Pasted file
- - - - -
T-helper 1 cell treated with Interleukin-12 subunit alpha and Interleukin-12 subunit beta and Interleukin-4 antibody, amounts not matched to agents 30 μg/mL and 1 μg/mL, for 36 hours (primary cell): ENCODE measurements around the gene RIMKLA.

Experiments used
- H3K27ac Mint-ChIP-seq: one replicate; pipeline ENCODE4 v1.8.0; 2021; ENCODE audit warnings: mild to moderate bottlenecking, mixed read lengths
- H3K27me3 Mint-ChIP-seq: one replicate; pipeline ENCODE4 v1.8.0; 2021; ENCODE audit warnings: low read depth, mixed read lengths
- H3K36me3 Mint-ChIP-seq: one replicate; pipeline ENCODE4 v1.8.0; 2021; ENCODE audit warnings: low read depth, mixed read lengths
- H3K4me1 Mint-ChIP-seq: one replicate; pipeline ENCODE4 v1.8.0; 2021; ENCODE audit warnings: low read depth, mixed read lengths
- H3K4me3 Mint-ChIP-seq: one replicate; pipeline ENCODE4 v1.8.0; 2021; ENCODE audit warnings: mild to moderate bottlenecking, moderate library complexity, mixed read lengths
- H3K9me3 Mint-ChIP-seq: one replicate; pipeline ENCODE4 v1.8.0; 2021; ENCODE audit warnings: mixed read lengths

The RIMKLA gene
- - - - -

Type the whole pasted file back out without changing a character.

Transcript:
T-helper 1 cell treated with Interleukin-12 subunit alpha and Interleukin-12 subunit beta and Interleukin-4 antibody, amounts not matched to agents 30 μg/mL and 1 μg/mL, for 36 hours (primary cell): ENCODE measurements around the gene RIMKLA.

Experiments used
- H3K27ac Mint-ChIP-seq: one replicate; pipeline ENCODE4 v1.8.0; 2021; ENCODE audit warnings: mild to moderate bottlenecking, mixed read lengths
- H3K27me3 Mint-ChIP-seq: one replicate; pipeline ENCODE4 v1.8.0; 2021; ENCODE audit warnings: low read depth, mixed read lengths
- H3K36me3 Mint-ChIP-seq: one replicate; pipeline ENCODE4 v1.8.0; 2021; ENCODE audit warnings: low read depth, mixed read lengths
- H3K4me1 Mint-ChIP-seq: one replicate; pipeline ENCODE4 v1.8.0; 2021; ENCODE audit warnings: low read depth, mixed read lengths
- H3K4me3 Mint-ChIP-seq: one replicate; pipeline ENCODE4 v1.8.0; 2021; ENCODE audit warnings: mild to moderate bottlenecking, moderate library complexity, mixed read lengths
- H3K9me3 Mint-ChIP-seq: one replicate; pipeline ENCODE4 v1.8.0; 2021; ENCODE audit warnings: mixed read lengths

The RIMKLA gene